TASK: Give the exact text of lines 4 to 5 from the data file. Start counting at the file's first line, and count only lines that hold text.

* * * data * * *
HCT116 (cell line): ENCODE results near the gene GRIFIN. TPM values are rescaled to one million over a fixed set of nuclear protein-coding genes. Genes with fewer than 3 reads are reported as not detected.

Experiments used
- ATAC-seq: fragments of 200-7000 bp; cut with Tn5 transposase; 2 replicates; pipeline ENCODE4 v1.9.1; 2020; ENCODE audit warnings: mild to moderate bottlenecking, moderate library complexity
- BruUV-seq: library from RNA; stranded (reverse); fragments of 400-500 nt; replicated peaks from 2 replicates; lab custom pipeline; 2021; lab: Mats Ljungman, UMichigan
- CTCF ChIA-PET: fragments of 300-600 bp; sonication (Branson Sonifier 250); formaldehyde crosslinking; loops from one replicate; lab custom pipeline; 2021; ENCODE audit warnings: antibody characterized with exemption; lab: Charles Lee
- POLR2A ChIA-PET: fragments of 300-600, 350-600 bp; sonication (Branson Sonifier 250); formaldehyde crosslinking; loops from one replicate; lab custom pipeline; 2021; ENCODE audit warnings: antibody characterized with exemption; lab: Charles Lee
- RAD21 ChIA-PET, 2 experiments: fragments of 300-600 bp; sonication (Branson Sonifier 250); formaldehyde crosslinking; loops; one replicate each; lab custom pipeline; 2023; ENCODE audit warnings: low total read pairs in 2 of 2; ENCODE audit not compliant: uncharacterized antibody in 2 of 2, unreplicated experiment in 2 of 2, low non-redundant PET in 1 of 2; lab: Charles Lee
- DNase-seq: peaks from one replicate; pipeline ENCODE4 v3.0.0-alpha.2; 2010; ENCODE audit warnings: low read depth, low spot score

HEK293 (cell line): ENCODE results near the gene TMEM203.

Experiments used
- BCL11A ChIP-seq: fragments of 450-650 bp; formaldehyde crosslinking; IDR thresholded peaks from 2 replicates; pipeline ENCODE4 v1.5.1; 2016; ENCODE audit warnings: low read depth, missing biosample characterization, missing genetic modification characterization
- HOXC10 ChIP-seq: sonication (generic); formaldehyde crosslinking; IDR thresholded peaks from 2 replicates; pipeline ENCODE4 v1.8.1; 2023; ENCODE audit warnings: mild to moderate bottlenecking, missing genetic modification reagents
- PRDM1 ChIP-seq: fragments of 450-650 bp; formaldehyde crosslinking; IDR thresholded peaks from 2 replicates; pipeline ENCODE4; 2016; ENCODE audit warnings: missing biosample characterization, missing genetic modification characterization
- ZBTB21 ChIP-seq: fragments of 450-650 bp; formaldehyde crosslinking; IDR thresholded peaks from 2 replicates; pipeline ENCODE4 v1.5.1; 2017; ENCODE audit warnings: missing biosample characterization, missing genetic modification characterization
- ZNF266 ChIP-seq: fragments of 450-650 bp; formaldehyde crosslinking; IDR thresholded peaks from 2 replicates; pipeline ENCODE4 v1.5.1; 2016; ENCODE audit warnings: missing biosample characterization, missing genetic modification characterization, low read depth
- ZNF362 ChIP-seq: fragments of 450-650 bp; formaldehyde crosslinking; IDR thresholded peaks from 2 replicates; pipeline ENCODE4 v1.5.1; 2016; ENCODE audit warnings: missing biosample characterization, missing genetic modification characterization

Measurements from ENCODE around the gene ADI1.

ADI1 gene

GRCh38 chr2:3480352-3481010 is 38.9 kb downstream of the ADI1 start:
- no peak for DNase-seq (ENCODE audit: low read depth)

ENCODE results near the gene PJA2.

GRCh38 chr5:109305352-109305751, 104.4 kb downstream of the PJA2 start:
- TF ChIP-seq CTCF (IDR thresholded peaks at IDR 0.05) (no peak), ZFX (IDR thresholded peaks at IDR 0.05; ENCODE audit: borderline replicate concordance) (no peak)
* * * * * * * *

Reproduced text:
- BruUV-seq: library from RNA; stranded (reverse); fragments of 400-500 nt; replicated peaks from 2 replicates; lab custom pipeline; 2021; lab: Mats Ljungman, UMichigan
- CTCF ChIA-PET: fragments of 300-600 bp; sonication (Branson Sonifier 250); formaldehyde crosslinking; loops from one replicate; lab custom pipeline; 2021; ENCODE audit warnings: antibody characterized with exemption; lab: Charles Lee